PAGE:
The upward trend in oil prices came to a halt on Monday after seven consecutive weeks of gains. This reversal can be attributed to a number of factors, including the strengthening US dollar and concerns about China’s economic recovery.
Brent crude futures fell by 29 cents, or 0.3%, to $86.52 per barrel by 00:33 GMT. US West Texas Intermediate crude also dropped by 24 cents, or 0.3%, to $82.95 per barrel.
The price of oil declined on Monday as the US dollar index rose. The dollar’s strength was attributed to higher US producer prices in July, which led to higher Treasury yields. This occurred despite expectations that the Federal Reserve would not raise interest rates as much as previously thought.
Factors such as China’s gradual economic recovery and the strengthening US dollar could exert downward pressure on prices. However, OPEC+ remains committed to taking the requisite measures to maintain supply restrictions and ensure market stability.
The joint efforts of OPEC+ members, including supply cuts from Saudi Arabia and Russia, are anticipated to help reduce oil inventories for the remainder of the year. This could further drive up prices, as highlighted in the Energy Agency’s monthly report released on Friday. Notably, the spread between the first and second months of Brent oil prices remained unchanged on Monday, having settled at 67 cents on the previous Friday. This was the widest spread since March.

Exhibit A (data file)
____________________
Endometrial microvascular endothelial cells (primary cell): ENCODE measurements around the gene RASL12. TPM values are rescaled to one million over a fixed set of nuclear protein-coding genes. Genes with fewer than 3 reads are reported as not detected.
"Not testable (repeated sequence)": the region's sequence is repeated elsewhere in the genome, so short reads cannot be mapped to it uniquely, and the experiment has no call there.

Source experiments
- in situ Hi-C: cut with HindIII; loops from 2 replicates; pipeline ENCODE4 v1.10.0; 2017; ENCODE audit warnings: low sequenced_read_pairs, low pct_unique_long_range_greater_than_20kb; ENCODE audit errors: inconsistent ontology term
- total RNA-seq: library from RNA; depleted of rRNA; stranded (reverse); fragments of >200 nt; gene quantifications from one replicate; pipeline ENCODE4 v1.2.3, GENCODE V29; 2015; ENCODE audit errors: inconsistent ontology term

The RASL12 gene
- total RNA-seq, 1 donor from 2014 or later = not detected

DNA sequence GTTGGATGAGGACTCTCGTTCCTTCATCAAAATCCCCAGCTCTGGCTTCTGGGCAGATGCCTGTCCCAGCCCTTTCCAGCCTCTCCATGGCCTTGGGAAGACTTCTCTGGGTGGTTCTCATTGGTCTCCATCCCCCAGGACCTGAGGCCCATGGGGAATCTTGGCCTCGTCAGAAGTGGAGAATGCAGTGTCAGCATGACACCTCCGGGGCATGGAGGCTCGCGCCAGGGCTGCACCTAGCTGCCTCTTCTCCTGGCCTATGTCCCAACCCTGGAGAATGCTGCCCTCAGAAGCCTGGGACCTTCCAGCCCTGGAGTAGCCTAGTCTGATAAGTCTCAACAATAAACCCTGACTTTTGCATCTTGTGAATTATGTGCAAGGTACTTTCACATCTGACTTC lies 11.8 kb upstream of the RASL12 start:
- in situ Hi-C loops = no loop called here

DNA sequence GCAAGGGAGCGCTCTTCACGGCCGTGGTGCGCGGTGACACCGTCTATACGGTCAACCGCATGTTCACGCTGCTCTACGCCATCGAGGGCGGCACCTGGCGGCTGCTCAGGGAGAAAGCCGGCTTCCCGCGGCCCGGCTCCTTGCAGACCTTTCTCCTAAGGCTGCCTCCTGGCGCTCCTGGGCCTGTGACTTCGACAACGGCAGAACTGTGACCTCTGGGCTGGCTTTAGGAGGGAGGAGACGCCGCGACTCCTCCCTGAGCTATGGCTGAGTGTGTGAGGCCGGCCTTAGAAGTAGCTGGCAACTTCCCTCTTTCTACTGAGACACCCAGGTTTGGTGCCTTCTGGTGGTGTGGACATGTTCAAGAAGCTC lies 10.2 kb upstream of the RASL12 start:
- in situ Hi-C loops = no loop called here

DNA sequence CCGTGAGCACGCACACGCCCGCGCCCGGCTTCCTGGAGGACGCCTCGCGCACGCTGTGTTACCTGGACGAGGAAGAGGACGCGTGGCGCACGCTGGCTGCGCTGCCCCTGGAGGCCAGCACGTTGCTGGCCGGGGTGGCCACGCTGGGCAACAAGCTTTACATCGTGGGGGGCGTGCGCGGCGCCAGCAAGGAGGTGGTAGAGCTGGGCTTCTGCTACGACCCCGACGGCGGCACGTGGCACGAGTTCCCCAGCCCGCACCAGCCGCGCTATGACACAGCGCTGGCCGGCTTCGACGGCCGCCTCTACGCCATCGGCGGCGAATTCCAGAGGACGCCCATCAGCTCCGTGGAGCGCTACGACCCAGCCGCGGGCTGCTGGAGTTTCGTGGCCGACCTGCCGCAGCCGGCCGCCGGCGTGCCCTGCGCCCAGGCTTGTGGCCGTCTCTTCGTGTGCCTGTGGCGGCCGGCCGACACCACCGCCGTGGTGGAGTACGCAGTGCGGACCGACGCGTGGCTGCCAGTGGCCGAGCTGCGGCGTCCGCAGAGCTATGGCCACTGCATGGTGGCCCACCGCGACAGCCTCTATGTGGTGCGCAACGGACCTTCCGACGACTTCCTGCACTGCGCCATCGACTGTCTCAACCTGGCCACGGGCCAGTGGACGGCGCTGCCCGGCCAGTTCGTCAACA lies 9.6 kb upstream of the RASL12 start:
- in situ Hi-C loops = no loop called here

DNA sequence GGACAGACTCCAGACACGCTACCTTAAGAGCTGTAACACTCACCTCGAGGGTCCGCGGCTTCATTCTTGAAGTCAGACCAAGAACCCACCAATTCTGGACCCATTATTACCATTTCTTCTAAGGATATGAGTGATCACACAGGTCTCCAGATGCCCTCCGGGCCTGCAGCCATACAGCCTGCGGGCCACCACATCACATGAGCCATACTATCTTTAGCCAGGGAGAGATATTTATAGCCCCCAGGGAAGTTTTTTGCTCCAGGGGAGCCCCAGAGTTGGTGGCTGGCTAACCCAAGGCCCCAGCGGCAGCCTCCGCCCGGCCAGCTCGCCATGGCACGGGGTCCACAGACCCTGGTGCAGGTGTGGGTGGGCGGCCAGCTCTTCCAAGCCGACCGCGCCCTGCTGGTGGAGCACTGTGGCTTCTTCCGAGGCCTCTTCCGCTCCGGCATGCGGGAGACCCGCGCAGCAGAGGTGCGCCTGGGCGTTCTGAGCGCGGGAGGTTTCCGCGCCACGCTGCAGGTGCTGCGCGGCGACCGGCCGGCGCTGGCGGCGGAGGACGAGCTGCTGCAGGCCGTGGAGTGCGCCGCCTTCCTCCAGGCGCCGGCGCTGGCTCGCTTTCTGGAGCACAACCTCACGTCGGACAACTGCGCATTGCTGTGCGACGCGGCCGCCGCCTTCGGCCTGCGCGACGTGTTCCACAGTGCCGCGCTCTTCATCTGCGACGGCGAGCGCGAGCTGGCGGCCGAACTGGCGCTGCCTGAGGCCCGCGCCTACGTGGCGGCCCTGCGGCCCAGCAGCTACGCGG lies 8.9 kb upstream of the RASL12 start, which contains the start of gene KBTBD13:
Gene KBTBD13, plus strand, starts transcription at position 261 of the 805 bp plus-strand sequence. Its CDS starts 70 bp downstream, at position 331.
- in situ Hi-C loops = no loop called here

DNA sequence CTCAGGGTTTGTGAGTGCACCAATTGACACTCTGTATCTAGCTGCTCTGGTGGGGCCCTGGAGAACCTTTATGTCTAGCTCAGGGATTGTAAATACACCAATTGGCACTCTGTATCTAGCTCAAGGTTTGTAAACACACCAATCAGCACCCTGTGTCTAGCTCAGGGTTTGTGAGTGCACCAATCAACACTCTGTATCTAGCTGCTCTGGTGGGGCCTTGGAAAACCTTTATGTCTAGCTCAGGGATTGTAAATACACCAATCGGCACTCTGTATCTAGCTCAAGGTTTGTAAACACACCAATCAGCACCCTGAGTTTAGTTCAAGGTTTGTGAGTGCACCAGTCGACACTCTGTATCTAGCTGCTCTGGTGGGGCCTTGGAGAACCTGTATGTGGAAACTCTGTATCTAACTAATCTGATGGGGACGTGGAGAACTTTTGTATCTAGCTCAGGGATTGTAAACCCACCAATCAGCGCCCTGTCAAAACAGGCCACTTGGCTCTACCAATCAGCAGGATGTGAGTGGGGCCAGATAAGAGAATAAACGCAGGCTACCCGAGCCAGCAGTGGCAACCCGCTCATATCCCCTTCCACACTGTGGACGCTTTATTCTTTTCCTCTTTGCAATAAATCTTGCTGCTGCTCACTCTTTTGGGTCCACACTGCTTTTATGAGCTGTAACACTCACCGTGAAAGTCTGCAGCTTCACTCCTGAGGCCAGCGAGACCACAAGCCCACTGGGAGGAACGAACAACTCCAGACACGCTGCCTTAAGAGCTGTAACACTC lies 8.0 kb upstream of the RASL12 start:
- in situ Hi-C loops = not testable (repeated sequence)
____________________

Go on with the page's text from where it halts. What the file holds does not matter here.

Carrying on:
On Sunday, a Russian warship engaged in a confrontation in the Black Sea by firing warning shots at a cargo ship. This incident has heightened tensions in a critical region for raw material exports, affecting both Ukraine and Russia.
ANZ analysts remarked on this development, emphasising the heightened risk of trade disruptions in the Black Sea region. They noted that around 15-20% of Russia’s oil sales are transported through the Black Sea.
The Baker Hughes weekly report indicated that the number of active oil rigs in the United States remained unchanged at 525 in the previous week, following eight consecutive weeks of decline.